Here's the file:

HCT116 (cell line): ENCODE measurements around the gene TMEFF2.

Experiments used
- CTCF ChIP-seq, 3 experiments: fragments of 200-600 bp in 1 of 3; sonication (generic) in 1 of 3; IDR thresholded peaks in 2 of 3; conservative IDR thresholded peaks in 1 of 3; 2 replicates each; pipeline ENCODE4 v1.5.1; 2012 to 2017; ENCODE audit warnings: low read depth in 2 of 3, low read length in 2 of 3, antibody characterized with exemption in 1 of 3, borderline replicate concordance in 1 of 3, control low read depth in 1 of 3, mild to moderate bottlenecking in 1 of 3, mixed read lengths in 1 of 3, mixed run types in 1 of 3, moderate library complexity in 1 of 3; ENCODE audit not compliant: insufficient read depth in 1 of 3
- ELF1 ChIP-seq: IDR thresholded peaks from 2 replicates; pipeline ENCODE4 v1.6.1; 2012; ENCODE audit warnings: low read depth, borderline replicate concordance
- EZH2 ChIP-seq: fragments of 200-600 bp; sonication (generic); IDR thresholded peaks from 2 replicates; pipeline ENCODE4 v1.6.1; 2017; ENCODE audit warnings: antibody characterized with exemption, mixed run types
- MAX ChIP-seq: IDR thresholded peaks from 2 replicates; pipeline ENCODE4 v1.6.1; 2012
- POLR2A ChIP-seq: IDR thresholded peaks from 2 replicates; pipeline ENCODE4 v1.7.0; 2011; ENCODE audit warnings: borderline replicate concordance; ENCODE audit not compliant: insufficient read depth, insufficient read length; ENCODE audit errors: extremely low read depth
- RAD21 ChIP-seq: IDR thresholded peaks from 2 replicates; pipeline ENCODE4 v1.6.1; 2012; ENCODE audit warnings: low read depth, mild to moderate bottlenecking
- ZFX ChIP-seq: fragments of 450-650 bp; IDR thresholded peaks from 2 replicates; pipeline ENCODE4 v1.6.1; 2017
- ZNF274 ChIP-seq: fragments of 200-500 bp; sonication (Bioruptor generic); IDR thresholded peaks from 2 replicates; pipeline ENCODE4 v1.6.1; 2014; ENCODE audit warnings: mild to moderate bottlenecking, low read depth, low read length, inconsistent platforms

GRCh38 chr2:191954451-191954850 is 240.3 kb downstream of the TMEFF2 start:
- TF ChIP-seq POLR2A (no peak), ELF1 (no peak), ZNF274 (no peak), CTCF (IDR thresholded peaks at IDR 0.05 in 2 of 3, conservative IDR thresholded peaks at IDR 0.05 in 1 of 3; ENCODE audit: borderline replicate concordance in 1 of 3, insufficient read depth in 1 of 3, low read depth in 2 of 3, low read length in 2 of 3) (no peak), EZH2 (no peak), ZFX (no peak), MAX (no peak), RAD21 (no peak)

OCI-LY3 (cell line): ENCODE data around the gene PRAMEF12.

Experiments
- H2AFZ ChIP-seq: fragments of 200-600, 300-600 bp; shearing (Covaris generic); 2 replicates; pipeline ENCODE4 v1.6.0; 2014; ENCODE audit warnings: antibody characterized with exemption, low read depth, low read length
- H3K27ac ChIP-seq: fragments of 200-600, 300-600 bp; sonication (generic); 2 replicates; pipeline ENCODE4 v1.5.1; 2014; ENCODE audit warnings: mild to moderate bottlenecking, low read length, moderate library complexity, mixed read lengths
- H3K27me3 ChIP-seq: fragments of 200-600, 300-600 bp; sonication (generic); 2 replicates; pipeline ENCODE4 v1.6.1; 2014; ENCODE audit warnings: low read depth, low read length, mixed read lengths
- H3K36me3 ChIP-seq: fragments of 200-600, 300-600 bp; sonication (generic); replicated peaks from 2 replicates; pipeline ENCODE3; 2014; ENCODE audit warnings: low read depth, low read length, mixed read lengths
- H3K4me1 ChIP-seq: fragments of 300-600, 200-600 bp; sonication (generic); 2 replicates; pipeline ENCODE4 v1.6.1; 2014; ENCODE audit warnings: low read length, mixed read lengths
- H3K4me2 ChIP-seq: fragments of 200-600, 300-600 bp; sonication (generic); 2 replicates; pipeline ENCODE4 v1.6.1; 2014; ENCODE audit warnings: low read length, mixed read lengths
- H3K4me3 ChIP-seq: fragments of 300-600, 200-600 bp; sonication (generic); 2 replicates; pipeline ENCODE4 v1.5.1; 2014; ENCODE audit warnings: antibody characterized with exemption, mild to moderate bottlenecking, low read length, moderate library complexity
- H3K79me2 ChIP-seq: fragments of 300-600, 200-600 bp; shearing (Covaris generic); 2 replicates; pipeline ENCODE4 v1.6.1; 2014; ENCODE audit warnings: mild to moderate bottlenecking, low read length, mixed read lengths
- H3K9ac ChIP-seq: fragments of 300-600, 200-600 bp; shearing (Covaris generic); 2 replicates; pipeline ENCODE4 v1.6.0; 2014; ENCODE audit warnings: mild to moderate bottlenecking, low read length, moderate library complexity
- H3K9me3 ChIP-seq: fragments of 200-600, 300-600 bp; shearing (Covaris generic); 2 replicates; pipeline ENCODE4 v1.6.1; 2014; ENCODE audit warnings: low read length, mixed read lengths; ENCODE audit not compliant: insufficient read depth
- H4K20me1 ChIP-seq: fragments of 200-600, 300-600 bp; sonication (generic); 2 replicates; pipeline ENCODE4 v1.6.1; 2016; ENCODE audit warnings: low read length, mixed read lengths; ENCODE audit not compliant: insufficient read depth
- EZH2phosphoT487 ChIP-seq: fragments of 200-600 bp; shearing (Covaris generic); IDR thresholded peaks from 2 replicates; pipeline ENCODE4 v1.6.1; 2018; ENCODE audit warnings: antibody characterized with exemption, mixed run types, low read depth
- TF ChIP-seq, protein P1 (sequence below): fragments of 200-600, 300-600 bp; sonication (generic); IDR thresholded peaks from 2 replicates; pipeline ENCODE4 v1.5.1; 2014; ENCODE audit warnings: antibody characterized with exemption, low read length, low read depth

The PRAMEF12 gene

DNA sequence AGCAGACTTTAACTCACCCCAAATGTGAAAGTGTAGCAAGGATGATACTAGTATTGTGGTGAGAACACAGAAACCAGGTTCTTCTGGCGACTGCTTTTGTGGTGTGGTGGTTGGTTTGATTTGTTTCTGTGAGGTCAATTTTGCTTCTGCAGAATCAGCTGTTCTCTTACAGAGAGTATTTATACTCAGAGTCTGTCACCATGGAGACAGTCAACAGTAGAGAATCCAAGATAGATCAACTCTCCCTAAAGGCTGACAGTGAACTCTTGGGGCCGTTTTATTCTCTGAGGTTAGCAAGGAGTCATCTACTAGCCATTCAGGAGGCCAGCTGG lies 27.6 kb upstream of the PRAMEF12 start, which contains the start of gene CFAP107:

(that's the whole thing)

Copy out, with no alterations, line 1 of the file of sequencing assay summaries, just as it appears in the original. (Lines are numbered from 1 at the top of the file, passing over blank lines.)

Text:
HCT116 (cell line): ENCODE measurements around the gene TMEFF2.